When it was published in 1960, Elias Canetti’s Crowds and Power did not achieve the acclaim enjoyed by his novel Die Blendung (1935), his dramas Die Hochzeit (1932), Die Komödie der Eitelkeit (1950) and Die Befriesteten (1964) and, later, the many volumes of aphorisms and the three volumes of his autobiography (1977, 1980, 1985). The most likely reason for the cold reception of Crowds and Power was its stylistic, substantive and methodological uniqueness — perhaps the same reasons Canetti regarded it as his “life’s work” [Lebenswerk]. Such a rare combination of literary style, linguistic innovation, multidisciplinary engagement did not allow for a full appreciation of the originality and significance of Canetti’s attempt to “grab the twentieth century by the throat” [2] and highlight the perverse complicity between totalitarian powers and crowds. For these reasons the importance of Crowds and Power has scarcely been recognized.

The political victory of Donald Trump should invite us to rethink this tendency to ignore Canetti’s masterpiece. Even though Trump’s victory has been made possible by a minority of electors, his political success cannot be obscured or underestimated as a temporary interval within the march of an ultimately progressive history. For many observers the morning of November 9th 2016 was a rude awakening. Apart from a smattering of “prophets of doom” like Michael Moore, few intellectuals anticipated Trump’s electoral success. Besides revealing a certain weakness of most theoretical or media predictions, such unexpected news restored some crucial issues to the core of public debate. Trump’s victory should refocus public attention on the historical relationships between so-called baiting crowds and power: as Canetti defines it, a baiting crowd “forms with reference to a quickly attainable goal,” [3] and that goal is typically to do violence to human prey, whether enacted through murder or through the systematic exclusion of an individual or a group of people from a certain political space. Further, there are different ways of hunting humans via exclusion: baiting crowds can hunt down and exclude human prey outside the boundaries of a certain community — by rejecting or expelling them — or inside the boundaries by imprisoning, stigmatizing and humiliating them. Regardless of hunting strategy,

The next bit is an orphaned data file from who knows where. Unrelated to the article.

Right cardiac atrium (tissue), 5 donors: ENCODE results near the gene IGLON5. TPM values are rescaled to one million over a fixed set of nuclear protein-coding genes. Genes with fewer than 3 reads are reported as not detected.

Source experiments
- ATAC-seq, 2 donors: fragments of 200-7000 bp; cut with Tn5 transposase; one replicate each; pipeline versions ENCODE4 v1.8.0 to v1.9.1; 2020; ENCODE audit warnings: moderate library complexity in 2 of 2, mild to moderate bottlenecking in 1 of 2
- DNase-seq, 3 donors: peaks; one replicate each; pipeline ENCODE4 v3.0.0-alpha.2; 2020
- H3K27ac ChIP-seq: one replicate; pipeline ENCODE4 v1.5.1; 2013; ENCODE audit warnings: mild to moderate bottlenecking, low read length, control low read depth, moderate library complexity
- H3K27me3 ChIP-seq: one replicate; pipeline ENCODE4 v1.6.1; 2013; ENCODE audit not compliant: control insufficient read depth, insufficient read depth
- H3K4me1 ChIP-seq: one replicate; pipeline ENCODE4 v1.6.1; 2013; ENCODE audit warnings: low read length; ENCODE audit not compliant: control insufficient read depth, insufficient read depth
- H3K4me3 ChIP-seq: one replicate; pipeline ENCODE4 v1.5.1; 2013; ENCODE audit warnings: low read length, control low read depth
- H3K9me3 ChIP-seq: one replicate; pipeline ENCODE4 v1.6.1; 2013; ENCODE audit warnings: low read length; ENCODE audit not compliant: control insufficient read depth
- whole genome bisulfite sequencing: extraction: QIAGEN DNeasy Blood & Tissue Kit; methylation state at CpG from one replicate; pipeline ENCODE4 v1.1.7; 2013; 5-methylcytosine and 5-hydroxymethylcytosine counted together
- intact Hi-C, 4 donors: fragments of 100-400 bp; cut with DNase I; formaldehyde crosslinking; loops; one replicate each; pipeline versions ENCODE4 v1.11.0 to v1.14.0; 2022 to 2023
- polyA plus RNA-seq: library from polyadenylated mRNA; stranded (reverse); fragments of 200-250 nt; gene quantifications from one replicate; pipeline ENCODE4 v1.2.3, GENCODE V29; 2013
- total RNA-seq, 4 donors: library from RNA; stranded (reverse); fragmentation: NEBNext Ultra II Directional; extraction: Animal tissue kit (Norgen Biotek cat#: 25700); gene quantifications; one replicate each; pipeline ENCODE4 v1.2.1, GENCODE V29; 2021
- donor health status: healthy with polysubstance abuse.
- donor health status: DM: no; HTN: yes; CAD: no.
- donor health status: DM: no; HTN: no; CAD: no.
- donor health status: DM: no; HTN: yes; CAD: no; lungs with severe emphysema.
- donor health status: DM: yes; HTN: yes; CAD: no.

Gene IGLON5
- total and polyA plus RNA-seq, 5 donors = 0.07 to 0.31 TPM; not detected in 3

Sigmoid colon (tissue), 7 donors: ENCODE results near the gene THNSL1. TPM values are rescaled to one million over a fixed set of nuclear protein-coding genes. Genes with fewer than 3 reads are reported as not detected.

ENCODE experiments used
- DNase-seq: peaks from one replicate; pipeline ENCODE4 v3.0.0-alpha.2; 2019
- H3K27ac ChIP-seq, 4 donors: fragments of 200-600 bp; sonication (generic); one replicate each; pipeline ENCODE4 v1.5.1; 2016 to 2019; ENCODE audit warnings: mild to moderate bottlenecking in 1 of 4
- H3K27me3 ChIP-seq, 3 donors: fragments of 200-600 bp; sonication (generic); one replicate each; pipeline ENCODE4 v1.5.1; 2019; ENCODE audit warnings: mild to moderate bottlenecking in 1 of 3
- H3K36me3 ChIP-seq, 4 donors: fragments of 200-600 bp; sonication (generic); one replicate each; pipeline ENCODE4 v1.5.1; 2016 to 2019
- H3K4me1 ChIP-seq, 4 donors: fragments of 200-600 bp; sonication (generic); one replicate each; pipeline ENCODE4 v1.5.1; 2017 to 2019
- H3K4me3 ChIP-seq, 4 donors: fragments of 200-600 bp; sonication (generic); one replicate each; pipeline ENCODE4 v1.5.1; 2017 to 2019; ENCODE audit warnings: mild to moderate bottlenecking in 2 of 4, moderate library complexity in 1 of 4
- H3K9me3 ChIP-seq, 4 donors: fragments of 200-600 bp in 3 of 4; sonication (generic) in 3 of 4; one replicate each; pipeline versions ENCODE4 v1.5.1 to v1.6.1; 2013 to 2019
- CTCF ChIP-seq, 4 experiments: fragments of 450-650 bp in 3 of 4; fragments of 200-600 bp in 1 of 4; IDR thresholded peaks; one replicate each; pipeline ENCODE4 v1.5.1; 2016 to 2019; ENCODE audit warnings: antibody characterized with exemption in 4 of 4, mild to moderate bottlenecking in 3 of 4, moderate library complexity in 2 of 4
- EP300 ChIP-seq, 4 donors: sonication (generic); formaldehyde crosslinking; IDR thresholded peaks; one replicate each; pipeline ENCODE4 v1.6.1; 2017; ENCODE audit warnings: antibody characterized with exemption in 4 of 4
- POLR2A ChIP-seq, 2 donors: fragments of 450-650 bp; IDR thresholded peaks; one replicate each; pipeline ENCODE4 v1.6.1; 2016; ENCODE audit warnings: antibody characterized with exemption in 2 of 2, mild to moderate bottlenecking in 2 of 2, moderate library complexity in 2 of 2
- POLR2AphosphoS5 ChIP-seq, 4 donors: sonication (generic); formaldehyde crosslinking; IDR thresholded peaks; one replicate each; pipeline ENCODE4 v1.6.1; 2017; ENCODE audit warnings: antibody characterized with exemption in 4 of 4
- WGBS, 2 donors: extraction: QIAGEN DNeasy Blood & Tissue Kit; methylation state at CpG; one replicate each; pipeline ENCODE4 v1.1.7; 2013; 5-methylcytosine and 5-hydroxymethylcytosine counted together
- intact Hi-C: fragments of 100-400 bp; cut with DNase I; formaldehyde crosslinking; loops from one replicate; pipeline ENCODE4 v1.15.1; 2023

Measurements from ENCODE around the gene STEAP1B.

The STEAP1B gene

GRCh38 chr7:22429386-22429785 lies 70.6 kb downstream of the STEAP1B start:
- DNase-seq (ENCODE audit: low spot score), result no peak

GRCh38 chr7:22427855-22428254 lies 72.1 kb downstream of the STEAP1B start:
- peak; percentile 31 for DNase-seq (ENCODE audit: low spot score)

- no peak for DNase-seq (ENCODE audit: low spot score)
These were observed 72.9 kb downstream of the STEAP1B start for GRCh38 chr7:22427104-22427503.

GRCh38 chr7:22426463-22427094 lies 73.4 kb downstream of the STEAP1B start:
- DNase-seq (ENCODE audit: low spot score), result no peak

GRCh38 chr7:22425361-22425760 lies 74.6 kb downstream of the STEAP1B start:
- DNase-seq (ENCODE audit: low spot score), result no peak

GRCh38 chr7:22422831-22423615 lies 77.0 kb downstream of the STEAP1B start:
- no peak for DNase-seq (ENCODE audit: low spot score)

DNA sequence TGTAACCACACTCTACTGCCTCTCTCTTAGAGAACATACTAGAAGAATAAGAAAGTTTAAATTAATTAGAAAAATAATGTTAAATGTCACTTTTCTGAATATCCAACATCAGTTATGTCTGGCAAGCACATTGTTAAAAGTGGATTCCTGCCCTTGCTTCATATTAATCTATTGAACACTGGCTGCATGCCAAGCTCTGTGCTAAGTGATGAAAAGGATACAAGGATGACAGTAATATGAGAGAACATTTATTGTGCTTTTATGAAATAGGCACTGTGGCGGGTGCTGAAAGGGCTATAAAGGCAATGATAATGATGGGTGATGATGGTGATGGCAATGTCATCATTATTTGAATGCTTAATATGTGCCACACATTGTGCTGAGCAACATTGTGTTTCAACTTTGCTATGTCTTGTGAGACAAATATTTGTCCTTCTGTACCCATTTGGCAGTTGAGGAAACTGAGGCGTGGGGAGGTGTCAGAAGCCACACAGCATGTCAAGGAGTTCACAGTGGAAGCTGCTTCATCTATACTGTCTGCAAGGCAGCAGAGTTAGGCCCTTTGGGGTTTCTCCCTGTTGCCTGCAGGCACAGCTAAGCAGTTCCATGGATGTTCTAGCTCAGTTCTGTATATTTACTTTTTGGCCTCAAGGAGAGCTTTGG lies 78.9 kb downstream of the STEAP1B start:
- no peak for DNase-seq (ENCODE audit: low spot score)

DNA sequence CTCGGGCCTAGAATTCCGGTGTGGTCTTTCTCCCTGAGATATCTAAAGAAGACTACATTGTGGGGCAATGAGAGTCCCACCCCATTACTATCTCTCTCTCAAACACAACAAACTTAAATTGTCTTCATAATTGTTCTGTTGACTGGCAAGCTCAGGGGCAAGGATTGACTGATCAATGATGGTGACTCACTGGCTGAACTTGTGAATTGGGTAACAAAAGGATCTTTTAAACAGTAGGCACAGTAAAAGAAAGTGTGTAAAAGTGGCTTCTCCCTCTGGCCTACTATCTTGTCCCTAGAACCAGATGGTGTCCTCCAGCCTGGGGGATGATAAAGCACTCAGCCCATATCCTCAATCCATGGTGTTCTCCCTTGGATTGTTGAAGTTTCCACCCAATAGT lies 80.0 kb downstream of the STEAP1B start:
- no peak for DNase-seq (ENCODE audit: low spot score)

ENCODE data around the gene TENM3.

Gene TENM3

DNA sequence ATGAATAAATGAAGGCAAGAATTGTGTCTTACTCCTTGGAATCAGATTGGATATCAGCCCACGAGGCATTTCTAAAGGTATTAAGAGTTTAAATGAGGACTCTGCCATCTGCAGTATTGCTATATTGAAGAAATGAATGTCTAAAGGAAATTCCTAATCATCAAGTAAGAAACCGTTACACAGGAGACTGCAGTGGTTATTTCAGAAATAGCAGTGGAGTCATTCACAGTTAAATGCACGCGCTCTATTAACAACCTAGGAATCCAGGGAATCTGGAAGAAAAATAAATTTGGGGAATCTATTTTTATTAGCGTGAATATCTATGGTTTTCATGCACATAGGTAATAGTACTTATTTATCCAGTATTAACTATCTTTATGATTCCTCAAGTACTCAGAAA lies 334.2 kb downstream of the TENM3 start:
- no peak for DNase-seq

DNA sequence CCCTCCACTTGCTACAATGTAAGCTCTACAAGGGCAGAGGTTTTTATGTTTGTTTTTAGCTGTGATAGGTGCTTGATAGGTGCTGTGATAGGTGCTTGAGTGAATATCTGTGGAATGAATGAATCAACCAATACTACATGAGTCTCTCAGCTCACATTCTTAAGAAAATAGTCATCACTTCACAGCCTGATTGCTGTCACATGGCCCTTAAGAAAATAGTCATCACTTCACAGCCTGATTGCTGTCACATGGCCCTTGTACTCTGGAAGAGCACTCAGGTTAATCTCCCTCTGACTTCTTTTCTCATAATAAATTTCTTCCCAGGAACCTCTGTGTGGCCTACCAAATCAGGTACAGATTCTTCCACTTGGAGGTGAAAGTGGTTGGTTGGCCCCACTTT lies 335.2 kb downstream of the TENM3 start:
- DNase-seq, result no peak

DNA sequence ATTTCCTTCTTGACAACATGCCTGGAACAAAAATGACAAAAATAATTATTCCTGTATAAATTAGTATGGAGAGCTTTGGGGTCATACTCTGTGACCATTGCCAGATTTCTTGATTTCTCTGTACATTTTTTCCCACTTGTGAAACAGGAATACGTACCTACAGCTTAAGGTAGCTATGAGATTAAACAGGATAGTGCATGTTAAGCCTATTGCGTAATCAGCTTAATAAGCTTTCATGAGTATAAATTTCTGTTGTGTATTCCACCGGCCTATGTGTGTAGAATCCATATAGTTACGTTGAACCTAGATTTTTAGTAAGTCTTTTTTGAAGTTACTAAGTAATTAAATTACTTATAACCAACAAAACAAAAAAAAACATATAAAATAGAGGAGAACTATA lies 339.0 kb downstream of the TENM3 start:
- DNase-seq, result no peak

the proclaiming of the goal, the spreading about of who it is that is to perish, is enough to make the crowd form. […] Everyone wants to participate; everyone strikes a blow […] If he cannot hit [the victim] himself, he wants to see others hit him. Every arm is thrust out as if they all belonged to one and the same creature. But the arms which actually do the hitting count for most. The goal is also the point of greatest density…where the actions of all the participants unite. One important reason for the rapid growth of the baiting crowd is that…[t]here is no risk because the crowd has immense superiority on their side. The victim can do nothing to them. […] His permitted murder stands for all the murders people have to deny themselves for fear of the penalties for their perpetration. A murder shared with many others, which is not only safe and permitted, but indeed recommended, is irresistible to the great majority of men. [4]

Even though an increasing distance separates the members of present day baiting crowds from their victims, Canetti’s words shed light on Trump’s victory and allow us to understand it as the success of a collective, aggressive catharsis that liberates individuals through their psychological — more so than physical — merging aimed at excluding any otherness, be it identified in internal or external enemies. Nevertheless, this authoritarian tendency does not represent a political interruption or, even more, a trend reversal of neoliberalism; nor can it be simply reduced to an unexpected return of fascism. Trump’s populism represents a further development of neoliberal rationality. Trump seems to combine its typical, exacerbated individualism with aggressive collectivities: before being elected, he represented himself as the only possible alternative to a pathological system thanks to his megalomaniac promises. Nevertheless, besides veiling paranoiac tendencies, his megalomania lacks any actual project of social transformation.

From individuals to power, through the crowds

While an economic analysis of the US election would explain the victory narrowly framed by the interaction between individual demands centered on private interests and the political supply, crowd psychology allows us to understand historical shifts like Trump’s victory by explaining how people who are very diverse — for their economic, cultural, ethnic, sexual and political belonging — can be transformed into a quite homogenized crowd.